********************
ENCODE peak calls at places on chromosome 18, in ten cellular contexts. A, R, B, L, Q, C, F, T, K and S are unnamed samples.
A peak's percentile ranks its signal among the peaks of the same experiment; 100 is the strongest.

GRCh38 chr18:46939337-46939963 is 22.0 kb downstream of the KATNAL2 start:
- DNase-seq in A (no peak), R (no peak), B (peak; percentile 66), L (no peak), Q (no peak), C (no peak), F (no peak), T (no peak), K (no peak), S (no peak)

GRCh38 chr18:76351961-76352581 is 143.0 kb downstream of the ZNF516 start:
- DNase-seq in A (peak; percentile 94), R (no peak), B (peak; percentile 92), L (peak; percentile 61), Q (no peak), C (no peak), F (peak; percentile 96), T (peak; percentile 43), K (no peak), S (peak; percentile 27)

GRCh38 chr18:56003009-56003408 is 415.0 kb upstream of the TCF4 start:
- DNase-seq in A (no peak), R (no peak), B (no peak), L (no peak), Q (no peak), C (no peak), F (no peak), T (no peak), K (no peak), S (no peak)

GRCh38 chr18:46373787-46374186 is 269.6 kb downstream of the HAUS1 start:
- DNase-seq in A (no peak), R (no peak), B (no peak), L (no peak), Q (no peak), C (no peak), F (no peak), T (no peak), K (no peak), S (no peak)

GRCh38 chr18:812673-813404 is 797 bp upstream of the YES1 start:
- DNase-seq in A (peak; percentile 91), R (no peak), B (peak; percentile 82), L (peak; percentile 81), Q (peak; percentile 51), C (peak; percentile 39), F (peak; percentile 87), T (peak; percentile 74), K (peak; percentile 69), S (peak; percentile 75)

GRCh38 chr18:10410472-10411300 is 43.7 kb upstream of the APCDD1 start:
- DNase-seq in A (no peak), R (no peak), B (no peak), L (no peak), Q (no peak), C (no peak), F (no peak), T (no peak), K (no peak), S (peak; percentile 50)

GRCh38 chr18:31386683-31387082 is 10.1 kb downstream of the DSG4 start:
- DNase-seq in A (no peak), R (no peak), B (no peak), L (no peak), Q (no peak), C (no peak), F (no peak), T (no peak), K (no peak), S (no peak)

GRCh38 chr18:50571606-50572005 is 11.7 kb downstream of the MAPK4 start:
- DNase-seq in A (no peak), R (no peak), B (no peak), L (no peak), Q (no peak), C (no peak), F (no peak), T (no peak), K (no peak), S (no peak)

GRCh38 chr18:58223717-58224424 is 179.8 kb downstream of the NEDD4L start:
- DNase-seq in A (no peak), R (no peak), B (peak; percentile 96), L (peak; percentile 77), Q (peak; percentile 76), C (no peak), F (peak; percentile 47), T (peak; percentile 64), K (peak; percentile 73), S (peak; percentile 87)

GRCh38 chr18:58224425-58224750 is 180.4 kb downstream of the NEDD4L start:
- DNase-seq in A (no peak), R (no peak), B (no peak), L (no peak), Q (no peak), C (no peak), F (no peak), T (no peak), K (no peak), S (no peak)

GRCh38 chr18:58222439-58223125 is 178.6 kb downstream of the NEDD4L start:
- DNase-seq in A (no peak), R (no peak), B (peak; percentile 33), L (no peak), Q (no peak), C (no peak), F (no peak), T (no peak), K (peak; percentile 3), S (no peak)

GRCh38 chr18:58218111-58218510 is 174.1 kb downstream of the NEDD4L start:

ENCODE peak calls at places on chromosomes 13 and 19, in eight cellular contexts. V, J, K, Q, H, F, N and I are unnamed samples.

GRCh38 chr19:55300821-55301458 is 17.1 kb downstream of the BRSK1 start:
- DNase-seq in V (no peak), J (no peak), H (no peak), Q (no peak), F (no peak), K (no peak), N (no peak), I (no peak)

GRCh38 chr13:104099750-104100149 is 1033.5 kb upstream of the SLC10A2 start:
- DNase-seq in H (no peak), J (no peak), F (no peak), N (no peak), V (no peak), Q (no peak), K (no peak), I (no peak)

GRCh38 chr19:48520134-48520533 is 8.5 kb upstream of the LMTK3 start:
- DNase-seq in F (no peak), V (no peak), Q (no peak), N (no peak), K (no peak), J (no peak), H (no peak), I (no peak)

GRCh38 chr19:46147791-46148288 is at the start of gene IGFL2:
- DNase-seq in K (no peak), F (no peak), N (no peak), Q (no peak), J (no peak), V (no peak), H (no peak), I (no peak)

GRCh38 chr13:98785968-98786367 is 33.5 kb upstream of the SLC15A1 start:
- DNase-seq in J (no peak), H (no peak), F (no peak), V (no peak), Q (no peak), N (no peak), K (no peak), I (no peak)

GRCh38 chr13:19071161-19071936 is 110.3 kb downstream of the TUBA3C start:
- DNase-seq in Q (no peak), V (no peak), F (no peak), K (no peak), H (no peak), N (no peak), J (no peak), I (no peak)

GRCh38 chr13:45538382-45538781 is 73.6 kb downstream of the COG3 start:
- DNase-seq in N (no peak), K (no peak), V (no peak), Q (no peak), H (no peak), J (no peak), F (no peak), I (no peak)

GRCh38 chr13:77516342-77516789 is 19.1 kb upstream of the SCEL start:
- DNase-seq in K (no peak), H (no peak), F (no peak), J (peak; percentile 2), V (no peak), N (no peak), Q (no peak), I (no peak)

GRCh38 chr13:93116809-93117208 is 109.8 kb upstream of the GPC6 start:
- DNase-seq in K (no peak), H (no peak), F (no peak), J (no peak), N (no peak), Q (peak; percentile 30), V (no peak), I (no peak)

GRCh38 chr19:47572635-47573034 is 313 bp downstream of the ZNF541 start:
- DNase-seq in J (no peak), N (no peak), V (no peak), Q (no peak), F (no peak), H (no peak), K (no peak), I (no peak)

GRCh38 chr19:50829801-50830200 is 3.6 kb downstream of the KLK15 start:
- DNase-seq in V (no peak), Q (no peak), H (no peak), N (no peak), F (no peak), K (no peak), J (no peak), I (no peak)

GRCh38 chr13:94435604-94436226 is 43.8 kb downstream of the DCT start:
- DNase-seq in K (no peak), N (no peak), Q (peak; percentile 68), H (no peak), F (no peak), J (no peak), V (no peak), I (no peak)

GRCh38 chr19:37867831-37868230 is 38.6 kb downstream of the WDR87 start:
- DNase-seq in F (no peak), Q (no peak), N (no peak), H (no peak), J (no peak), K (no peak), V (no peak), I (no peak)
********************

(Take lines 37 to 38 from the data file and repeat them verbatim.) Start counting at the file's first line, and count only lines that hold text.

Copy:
GRCh38 chr13:19071161-19071936 is 110.3 kb downstream of the TUBA3C start:
- DNase-seq in Q (no peak), V (no peak), F (no peak), K (no peak), H (no peak), N (no peak), J (no peak), I (no peak)